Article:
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I used to be the kind of girl that set goals.  Annual goals that is.  I’d get out my planner at the end of December.  Then, I’d write down three to four things – BIG THINGS – that I wanted to accomplish in the coming year.  

And they weren’t always realistic goals either.  I’ve been known to write some real pie in the sky goals at times.

Then, on January 2nd, I started working towards these goals.  By the middle of the month, they’d be crumpled up in the corner of my desk gathering dust.

The problem was that I got too busy creating to worry about annual goals.  If you own a creative business, you’ve probably figured out by now that part of the process of running a successful creative business is making the goods that you sell.  Whether you are dreaming up new designs, creating beautiful jewelry or mastering a new skill, there’s a creative process that you need to do to get your product to market.

Most other businesses don’t have this piece.  They’re in the business of selling.

Around mid-January, my Valentine’s Day sales skyrocket.  I don’t have a lot of time to think about goal making.

The result of this increase in business is that my annual goals are pushed aside.  And, sadly, I usually don’t find them again until the end of the December that year when I’m ready to make my next set of annual goals.

And this is when I discover that I haven’t accomplished any of the current goals.  Business might have been good, but I haven’t grown my creative shop in the direction that I’d hoped.

So, this year I decided to try setting quarterly goals instead.  Quarterly goals are a set of goals that you make each business quarter – usually every 12 weeks or so.  The year is separated into four quarters.  This gives you a chance to make four sets of quarterly goals.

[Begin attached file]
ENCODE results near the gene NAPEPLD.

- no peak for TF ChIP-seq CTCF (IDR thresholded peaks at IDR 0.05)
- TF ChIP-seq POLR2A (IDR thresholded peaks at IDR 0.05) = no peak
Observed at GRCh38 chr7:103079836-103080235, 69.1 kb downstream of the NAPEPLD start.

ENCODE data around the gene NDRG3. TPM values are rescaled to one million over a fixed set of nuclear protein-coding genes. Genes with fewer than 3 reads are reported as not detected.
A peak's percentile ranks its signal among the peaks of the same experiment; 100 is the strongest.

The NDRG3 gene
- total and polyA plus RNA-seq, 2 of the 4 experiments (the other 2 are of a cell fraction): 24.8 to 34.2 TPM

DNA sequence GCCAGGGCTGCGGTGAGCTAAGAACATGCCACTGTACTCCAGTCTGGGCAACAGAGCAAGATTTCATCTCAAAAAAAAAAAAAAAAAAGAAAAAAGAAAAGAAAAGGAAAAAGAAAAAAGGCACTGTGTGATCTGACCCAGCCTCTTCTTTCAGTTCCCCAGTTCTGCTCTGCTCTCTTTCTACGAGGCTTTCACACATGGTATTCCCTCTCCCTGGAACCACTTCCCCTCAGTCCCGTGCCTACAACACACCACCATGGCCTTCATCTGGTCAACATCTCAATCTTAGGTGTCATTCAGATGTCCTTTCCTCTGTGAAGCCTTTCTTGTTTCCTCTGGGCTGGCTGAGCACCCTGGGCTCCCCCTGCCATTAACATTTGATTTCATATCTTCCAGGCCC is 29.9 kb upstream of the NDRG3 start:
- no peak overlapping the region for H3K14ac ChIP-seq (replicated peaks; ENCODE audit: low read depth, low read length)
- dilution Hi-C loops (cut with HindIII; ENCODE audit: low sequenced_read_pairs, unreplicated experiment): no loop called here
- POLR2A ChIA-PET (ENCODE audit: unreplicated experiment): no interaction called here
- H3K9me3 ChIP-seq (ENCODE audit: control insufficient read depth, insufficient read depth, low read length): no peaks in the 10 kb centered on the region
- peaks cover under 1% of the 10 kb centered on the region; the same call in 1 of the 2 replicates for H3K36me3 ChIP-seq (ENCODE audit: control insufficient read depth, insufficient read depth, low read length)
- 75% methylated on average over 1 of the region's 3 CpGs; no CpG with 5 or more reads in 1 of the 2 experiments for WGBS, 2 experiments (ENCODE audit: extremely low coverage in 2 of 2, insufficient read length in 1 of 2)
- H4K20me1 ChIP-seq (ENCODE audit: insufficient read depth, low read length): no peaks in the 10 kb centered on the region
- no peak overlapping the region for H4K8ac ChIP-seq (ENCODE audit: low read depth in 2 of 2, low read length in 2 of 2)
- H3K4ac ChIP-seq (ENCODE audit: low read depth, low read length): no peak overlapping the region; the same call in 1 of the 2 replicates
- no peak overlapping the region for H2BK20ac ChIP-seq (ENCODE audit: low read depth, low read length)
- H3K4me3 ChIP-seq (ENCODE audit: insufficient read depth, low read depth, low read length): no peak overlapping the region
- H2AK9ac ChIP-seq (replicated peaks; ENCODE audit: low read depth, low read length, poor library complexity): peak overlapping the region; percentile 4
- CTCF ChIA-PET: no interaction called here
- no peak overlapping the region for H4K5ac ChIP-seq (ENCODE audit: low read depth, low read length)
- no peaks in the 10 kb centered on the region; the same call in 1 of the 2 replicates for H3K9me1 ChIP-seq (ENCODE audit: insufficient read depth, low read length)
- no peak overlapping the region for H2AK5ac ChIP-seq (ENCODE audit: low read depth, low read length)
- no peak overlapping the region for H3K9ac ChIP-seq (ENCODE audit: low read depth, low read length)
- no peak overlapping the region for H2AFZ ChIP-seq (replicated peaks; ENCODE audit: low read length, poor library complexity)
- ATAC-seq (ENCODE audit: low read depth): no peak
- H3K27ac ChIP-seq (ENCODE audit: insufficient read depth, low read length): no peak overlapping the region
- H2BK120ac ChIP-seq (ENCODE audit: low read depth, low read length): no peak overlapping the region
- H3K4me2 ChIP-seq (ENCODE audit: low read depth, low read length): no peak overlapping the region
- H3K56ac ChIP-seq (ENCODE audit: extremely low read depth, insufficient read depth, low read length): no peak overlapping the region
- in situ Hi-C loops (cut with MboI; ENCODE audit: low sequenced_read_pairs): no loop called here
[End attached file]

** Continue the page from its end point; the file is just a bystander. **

After recently reading The 12 Week Year by Brian Moran, I discovered that the mindset of quarterly goals isn’t that different.  Instead of making annual goals, Brian creates sets of 12 week goals (basically a quarter of the year).  In his book, he explains how to treat each set of 12 weeks like a full year.

Have you ever felt like you are working towards a goal and it isn’t getting completed? 

You do daily check ins and continue to see no change.  So, you quit. 

What’s the point anyway?  You’re never going to get there.

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Mindset is everything.  And quarterly goals fix this negative outlook.  They’ve allowed me to focus my year better.  By looking forward to only the next 12 weeks, I’m no longer worried about what I will do months from now.  Instead, I focus on making every day matter.  Because it does.  

I’m also able to balance working towards my goals with the constant fluctuation of creative work.  There’s time for both each day.  At least I make time for both because I’m motivated to stay on track and accomplish my goals.